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"US - China: Danger of Autumn fall"
What to do when a pandemic has shredded your re-election pitch? Around September is the time for markets to fear the ‘wrong’ answer.
- As with all episodes of escalating US-China tensions, investors must form a view on the risk of the present flare-up triggering a chain reaction or melt down, whatever the conscious intentions of the main actors.
- Last week’s Hong Kong crisis is the exception proving the rule that the protagonist of this overall escalation episode is, once again, Donald Trump – driven now by the imperative of re-modelling his ‘strong economy’ re-election pitch that has been shredded by the pandemic.
- The key to the risks in the present US-China escalation lies, therefore, in the US presidential election; and the period of peak danger will coincide with the height of the election campaign after Labor Day.
- Before assessing that danger, it is worth noting in passing how this episode highlights once again a secular business and investment risk: Trump’s electorally-motivated China bashing has reignited the underlying US superpower competition impulse that is complicated, unlike the original Cold War, by intermeshed economies.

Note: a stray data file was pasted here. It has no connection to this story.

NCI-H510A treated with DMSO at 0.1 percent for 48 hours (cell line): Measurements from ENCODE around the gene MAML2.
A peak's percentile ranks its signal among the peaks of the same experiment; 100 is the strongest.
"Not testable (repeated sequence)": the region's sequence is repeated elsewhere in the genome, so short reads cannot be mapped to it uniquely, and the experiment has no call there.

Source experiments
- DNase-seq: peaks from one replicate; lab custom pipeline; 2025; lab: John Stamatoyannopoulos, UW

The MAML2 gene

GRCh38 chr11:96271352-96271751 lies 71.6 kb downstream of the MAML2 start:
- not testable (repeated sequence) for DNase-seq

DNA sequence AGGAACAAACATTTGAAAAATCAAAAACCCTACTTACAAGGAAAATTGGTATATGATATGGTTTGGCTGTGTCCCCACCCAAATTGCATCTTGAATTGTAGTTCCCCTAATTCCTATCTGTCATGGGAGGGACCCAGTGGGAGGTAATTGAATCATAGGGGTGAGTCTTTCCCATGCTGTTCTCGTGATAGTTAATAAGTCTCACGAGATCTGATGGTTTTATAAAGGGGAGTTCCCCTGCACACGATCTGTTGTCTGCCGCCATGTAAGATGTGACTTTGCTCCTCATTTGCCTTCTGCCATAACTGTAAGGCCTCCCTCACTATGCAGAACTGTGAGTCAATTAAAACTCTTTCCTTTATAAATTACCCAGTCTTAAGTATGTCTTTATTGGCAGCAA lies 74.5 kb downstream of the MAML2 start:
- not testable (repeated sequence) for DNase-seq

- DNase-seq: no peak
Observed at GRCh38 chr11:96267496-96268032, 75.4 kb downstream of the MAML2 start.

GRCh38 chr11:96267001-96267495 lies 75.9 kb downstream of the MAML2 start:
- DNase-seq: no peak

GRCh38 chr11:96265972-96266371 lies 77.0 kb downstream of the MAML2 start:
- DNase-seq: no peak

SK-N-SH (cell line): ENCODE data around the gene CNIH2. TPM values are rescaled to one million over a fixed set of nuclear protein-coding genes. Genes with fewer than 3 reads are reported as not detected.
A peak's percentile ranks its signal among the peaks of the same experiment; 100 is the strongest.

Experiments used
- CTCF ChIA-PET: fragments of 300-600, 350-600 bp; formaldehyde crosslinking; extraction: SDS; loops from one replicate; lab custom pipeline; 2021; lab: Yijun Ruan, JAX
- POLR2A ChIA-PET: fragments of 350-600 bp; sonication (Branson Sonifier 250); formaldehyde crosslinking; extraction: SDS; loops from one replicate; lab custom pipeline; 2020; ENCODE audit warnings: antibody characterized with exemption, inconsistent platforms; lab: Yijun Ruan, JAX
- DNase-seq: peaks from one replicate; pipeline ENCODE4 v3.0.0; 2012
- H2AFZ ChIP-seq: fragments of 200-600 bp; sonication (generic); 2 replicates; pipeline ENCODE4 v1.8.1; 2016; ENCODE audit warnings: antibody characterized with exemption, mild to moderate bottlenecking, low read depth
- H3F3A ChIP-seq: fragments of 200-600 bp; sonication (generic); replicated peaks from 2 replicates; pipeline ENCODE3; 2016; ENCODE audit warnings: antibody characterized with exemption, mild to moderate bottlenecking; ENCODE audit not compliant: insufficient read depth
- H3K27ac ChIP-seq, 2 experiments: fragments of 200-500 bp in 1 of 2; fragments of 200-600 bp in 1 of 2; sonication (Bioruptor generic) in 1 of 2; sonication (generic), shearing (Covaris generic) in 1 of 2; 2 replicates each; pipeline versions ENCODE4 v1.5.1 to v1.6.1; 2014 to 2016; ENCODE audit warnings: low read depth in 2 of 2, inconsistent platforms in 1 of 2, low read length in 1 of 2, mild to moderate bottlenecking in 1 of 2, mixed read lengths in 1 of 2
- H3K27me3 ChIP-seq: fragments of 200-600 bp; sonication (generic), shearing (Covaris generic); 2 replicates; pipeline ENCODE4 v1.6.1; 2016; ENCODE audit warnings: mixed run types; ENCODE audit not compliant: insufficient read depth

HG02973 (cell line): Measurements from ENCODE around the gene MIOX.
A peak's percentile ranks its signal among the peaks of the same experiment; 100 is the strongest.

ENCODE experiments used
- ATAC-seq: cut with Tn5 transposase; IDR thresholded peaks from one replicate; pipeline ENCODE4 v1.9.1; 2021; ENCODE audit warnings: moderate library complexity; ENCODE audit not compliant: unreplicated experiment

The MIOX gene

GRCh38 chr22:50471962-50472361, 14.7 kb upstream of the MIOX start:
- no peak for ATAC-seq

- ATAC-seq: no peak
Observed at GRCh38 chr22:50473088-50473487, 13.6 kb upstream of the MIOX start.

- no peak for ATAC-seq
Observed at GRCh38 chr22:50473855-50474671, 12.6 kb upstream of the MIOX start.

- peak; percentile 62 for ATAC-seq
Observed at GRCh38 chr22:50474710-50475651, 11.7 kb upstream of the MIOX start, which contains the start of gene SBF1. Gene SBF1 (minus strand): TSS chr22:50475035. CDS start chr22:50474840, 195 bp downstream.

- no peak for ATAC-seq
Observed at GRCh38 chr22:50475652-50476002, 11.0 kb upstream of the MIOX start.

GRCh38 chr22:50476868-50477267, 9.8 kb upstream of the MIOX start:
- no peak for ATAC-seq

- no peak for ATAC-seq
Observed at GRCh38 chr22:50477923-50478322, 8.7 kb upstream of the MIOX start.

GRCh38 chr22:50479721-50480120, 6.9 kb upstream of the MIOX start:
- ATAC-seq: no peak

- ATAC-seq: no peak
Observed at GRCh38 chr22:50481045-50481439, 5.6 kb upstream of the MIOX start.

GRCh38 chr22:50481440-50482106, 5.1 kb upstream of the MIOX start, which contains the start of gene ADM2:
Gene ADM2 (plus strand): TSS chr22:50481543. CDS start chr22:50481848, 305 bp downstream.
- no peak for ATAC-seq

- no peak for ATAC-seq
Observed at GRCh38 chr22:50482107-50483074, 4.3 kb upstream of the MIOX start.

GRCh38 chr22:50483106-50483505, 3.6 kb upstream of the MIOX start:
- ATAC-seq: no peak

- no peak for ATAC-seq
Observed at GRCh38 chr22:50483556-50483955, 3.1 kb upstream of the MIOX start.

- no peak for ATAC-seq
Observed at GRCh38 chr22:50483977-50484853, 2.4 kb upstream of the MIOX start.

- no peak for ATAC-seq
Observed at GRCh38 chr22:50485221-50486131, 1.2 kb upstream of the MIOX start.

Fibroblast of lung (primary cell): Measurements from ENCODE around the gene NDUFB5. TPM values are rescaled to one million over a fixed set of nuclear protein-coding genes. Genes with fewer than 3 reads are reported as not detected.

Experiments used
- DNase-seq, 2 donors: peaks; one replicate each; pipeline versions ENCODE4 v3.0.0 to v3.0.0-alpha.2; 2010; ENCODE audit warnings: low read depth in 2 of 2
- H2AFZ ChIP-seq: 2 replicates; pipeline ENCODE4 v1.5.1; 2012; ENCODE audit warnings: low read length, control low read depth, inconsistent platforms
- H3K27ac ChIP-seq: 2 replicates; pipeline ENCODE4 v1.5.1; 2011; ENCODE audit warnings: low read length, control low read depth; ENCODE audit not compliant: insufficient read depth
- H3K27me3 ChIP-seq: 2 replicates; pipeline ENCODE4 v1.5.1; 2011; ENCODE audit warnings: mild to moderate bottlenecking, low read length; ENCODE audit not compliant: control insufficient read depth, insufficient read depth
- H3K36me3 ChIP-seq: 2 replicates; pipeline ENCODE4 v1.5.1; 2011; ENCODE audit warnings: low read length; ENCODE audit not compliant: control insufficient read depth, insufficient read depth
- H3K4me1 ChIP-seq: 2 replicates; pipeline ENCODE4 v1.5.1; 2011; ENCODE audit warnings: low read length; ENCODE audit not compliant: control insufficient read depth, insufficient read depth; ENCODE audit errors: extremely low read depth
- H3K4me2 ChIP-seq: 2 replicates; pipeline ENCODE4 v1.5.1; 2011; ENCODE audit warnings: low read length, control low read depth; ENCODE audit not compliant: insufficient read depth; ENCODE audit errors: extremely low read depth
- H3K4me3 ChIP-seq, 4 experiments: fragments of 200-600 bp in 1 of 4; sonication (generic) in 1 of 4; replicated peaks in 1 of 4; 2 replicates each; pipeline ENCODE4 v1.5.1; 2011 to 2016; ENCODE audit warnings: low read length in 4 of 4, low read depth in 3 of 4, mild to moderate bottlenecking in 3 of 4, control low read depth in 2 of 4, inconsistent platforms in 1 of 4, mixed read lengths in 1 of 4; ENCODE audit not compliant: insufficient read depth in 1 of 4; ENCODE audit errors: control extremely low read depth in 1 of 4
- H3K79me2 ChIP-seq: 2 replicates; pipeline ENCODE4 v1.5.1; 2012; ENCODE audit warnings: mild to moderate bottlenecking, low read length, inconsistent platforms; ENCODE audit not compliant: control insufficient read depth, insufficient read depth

- Returning to the present tensions, there are some reasons to be sanguine: Trump still cares about the ‘Phase One’ trade deal, and Chinese tactical reactions for now remain carefully calibrated, as seen in the management of the recent RMB slide against the US dollar – with ‘wolf diplomacy’ so far kept away from the US itself and deployed instead against US allies (Australia, Canada, potentially the UK in the present Hong Kong fall-out).
- The dual trigger for more serious trouble would be Trump perceiving a heightened risk of election defeat and a material deviation in the path of economic recovery. He might then double down by dialing up confrontation with China.